We've Been Here Before
These approaches assume that the right course of action is to guess the ideal level of unemployment in advance and slow down on economic support and stimulus as the economy approaches it. However, most economists can’t agree on where unemployment should be at full employment, and the complicated labor-market picture doesn’t give them an easier prediction.
Another approach is to get unemployment as low as possible, checking to see if inflation is rapidly increasing. This method presumes that the ideal level of unemployment exists but that we won’t know it until we hit it. This approach is sensible from an empirical point of view, and the last time it was tried, in the late 1990s, was the best period for American workers in over the past 30 years.
As the economics professor Stephanie Kelton noted in a paper analyzing the transcripts of Federal Reserve meetings in the late 1990s, there was a significant fight between those who wanted to pre-emptively hike rates as unemployment went below 5.5 percent and 6 percent, and those who wanted to see how low unemployment could go without triggering other economic problems. One of later members of the Federal Reserve argued that, contrary to people believing that low unemployment alone was a worry, “Neither strong growth alone nor a low unemployment rate alone is a reason to tighten monetary policy.”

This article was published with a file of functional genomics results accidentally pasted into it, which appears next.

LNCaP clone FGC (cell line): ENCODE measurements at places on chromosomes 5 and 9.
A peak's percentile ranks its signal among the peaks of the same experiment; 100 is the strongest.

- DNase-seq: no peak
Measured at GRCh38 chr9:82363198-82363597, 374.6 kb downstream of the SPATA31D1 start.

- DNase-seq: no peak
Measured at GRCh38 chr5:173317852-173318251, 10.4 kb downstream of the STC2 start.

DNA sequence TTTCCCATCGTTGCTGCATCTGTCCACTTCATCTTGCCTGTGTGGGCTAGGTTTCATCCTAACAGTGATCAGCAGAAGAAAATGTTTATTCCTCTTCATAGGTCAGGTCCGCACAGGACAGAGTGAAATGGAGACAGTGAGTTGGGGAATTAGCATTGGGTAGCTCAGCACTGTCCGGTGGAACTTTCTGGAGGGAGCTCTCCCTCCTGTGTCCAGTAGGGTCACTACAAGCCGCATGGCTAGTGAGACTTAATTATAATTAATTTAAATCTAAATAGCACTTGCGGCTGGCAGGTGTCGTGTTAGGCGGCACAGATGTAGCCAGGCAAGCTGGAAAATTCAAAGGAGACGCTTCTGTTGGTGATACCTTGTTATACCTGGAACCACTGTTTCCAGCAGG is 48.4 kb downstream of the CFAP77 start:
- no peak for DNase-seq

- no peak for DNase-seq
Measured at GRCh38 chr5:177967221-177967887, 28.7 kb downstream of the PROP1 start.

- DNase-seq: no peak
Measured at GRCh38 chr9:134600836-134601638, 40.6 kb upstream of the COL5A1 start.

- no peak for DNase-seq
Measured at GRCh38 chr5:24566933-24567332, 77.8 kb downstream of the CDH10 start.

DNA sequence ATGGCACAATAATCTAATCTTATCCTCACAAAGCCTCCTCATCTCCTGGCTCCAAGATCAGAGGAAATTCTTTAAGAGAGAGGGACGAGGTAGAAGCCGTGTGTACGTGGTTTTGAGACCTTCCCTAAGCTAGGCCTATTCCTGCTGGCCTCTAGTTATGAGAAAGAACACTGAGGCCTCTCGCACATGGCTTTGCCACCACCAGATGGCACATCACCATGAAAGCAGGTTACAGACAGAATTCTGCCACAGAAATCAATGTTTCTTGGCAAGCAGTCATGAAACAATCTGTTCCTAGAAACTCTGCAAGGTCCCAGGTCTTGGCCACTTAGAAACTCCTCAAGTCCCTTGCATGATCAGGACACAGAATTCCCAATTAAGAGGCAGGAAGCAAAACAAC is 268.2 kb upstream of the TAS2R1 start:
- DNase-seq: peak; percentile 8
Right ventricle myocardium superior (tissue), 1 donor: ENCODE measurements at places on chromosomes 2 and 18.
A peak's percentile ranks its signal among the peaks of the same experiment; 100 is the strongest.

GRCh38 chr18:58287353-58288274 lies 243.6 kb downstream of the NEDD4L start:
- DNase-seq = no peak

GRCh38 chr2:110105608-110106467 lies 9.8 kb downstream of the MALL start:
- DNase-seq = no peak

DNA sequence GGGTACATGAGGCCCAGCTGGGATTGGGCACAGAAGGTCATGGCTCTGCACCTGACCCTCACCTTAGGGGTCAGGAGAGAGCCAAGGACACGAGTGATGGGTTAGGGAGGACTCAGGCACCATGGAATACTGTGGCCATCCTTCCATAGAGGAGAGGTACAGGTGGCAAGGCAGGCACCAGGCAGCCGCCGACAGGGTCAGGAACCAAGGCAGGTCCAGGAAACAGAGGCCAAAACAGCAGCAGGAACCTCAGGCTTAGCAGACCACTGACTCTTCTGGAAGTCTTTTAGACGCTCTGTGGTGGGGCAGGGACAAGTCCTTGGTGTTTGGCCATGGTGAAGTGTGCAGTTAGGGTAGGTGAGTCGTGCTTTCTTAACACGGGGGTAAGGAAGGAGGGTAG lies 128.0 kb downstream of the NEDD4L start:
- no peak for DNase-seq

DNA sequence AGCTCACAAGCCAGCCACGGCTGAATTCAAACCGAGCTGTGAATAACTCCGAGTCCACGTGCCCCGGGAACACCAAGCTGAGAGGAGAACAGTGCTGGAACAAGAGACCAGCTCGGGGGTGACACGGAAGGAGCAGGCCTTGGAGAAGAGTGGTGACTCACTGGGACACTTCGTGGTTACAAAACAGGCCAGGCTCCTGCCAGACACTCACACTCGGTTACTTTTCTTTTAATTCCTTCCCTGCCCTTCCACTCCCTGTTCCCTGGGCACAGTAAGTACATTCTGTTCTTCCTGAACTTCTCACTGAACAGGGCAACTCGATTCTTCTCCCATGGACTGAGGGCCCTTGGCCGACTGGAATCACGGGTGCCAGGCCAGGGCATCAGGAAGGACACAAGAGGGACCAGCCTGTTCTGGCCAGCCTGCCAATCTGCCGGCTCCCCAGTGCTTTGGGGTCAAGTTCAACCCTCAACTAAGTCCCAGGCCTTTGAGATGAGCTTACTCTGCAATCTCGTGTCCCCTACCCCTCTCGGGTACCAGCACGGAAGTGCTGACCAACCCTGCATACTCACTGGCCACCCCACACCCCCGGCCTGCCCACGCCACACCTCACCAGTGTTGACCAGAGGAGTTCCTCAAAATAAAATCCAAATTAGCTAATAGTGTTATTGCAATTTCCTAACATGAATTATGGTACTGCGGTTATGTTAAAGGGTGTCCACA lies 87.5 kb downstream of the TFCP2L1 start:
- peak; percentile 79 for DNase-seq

Unemployment was less than 5 percent from 1998 to 2000, with an average rate of 4 percent in 2000, and the impact was major for working people. As Dean Baker noted at the time, the domestic economy had an additional trillion dollars relative to a world where the Federal Reserve kept unemployment at 6 percent between 1994 and 2000. Meanwhile, wage growth was strong across the entire spectrum.
Baker also notes that with unemployment so low, and firms so eager to hire workers, many of the supply limitations and hysteresis worries were overcome by employers. “There were accounts in 1998-2000 of companies that were sending buses into inner cities to bring people out to work in hotels and restaurants in the suburbs. There were also accounts of firms providing child care who had not previously, of firms offering flexible hours to accommodate the needs of workers with family care obligations and even firms seeking out workers with disabilities. They wouldn't have done this if the unemployment rate was 7.0 percent and they had a ready supply of workers nearby.”
Full employment is by far the best social program we have. Many of the problems that liberals worry about—from the deficit to the job prospects of those who have been unemployed—are significantly easier to solve when unemployment is as low as it can get. But this can only happen if liberals keep their eye on this goal.